How do you Triage your Patients when they arrive?

When a regular patient arrives in your office they need to know what to do. Most times, that will be just sitting and waiting to get called for an adjustment. On other days you will have something they need to do before their adjustment – stop at the front desk to pay some fees, get taught some exercises, get some inspirational or educational material for the day or even receive a gift!

So how do you handle all these various situations?

With the old paper travel cards, you can just put a bright post-it note on the file. Your CA needs to make sure they see it and then work out what it means. The system works OK but depends on your CA being vigilant. It also needs the person who sets the message to have the paper travel card in their hand along with a set of post-it notes. If this is a CA in Admin reviewing accounts, this is often quite inconvenient.

With electronic record systems, we need to have a way to do this. The good news is that done well, you get a much better result. You can for example even set a time-delayed message to give to them in 6 months’ time. The first step is to register the arrival of your patient before their adjustment. Spinalogic has a patient self-check-in system to make this easy. Every patient when they enter the practice before anything else registers themselves at Arrivals. In a paper-based practice, or one that uses software that doesn’t have an effective arrivals system, the only other alternative is that a CA registers them on the patient’s behalf – but in a busy practice, this becomes a full-time position that just isn’t necessary.

There are a number of ways the patient can be recognized by Arrivals but it comes down to three basic methods. Firstly, the patient can carry some kind of card or key tag device that the Arrivals station can recognize. These are quick and accurate but patients lose them, and Mums with kids may have to carry 5 of them and it’s usually only a matter of time before they get chewed or lost too. Replacing them is time-consuming for the CA and for some software is costly.

The second approach is to use some kind of code for the patient to remember – so they enter a username and password, or some unique number. But this depends on the patient remembering and again, is pretty impractical for a Mum or for many elderly people. It’s also slow for the patient to do and they have to handle a keyboard which is unnatural for many people and many need their glasses so they can see.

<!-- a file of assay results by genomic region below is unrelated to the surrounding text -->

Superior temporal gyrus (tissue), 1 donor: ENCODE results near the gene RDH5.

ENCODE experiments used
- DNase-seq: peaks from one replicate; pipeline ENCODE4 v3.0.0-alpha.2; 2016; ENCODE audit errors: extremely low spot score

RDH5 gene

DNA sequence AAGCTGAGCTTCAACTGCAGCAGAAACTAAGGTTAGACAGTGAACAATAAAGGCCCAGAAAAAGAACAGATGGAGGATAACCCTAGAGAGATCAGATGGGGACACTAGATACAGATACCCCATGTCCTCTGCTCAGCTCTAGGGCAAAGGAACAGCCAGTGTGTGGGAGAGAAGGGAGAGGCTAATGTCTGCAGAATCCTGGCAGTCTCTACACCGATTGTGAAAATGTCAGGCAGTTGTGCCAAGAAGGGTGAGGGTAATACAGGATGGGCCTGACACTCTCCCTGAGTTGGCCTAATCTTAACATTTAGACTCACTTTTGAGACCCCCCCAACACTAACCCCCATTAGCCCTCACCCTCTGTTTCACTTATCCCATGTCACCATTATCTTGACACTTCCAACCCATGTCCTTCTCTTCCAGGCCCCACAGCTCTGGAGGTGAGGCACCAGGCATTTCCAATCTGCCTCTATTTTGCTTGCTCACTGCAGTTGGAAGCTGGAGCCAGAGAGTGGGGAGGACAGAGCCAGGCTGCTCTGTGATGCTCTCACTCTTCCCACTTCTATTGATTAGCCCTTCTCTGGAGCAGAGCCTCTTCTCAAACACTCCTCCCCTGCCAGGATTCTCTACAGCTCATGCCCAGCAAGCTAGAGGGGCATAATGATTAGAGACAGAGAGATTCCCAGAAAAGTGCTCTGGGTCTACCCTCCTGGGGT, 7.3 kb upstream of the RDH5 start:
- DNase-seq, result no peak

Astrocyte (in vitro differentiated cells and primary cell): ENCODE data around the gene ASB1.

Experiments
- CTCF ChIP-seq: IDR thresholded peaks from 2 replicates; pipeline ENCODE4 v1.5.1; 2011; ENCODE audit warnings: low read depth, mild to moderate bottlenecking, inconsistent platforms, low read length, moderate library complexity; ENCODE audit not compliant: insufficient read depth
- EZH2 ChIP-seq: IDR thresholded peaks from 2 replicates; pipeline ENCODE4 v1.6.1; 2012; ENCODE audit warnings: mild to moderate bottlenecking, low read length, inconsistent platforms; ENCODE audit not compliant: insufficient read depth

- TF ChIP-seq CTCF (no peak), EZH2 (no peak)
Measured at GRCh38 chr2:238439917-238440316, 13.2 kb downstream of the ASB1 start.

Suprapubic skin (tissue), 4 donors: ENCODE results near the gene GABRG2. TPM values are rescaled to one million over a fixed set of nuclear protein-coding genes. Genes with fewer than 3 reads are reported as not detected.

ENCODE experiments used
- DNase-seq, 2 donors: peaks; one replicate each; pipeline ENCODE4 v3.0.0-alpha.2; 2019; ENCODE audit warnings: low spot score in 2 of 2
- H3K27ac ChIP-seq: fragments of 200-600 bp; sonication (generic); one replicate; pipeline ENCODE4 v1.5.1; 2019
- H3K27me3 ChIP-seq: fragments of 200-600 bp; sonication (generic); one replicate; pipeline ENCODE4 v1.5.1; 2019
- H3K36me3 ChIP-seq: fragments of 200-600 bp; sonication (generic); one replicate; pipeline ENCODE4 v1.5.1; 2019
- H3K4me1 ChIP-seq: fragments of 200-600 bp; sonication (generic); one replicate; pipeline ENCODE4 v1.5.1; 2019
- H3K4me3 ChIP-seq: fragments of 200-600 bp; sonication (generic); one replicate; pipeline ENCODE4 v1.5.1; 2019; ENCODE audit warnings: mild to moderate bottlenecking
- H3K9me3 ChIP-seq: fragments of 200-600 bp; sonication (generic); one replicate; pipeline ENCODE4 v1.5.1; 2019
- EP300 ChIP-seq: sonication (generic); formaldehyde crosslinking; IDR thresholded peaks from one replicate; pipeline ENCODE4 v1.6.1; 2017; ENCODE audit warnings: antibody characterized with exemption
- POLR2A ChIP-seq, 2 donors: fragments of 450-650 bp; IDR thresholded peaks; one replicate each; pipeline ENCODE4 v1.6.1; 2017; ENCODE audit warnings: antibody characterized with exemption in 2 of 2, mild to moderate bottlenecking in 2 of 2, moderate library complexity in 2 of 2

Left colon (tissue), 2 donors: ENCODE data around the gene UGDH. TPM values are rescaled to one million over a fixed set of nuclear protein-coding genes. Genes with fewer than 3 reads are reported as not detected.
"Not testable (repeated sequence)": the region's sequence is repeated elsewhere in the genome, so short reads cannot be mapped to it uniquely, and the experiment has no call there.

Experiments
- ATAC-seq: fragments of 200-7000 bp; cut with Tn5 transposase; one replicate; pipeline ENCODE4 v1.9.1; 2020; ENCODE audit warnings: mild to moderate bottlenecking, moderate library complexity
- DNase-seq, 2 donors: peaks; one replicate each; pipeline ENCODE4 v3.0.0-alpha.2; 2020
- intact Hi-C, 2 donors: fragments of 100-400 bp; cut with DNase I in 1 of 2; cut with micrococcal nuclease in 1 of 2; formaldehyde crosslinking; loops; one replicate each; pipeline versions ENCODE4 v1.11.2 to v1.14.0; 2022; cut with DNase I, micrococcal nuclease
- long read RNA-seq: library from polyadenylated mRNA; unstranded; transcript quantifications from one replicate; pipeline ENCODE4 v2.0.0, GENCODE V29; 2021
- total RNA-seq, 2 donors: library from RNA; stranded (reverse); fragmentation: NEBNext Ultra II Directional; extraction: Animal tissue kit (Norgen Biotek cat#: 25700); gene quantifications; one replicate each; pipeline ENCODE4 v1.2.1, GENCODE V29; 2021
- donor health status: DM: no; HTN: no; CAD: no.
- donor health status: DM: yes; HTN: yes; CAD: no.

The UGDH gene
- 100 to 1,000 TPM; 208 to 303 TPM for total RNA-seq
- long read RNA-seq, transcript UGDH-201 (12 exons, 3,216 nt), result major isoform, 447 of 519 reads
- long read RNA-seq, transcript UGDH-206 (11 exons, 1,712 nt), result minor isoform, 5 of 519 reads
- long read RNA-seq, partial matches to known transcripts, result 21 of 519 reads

The third approach is to use biometrics like fingerprint recognition. The benefit here is that everyone has one and they can’t leave it at home or in the car! They are fast and accurate and fun to use. The downside? They don’t work for everyone – elderly people with dry, wrinkly fingers; tradespeople who have a lot of abrasion of their fingers like bricklayers; and little babies because it’s just hard to get their little fingers on the scanner!

Maybe you have wondered about other forms of biometrics like iris scanning, retinal scans, and facial recognition. All of these have their own problems too and fingerprint scanning is the best of the lot.

So what is the solution? After over 1 million patient registrations, we’ve worked out the best solution is a hybrid approach. Use fingerprint recognition for most of your patients and a card for those for whom it simply doesn’t work. Actually, the number of tradespeople for whom finger scanning doesn’t work is very small. And with babies, a Mum can just scan her pinkie finger for her baby. So that really just leaves us with the elderly. You can just print a card out for them straight from Spinalogic and laminate it yourself. It’s easy and quick. And the best thing? Most elderly never forget to bring their cards and they never lose them!

We have a video training for our Spinalogic users to get the best results from using finger scanning patient recognition. You can find it at . With it properly set up and with a little patient training, you’ll get 90-95% of your patients using the finger scanner and only need to make a few cards.

Leave a comment below if this has been useful for you or if you have anything else to say.

Warmest Regards,

Richard Sawyer.

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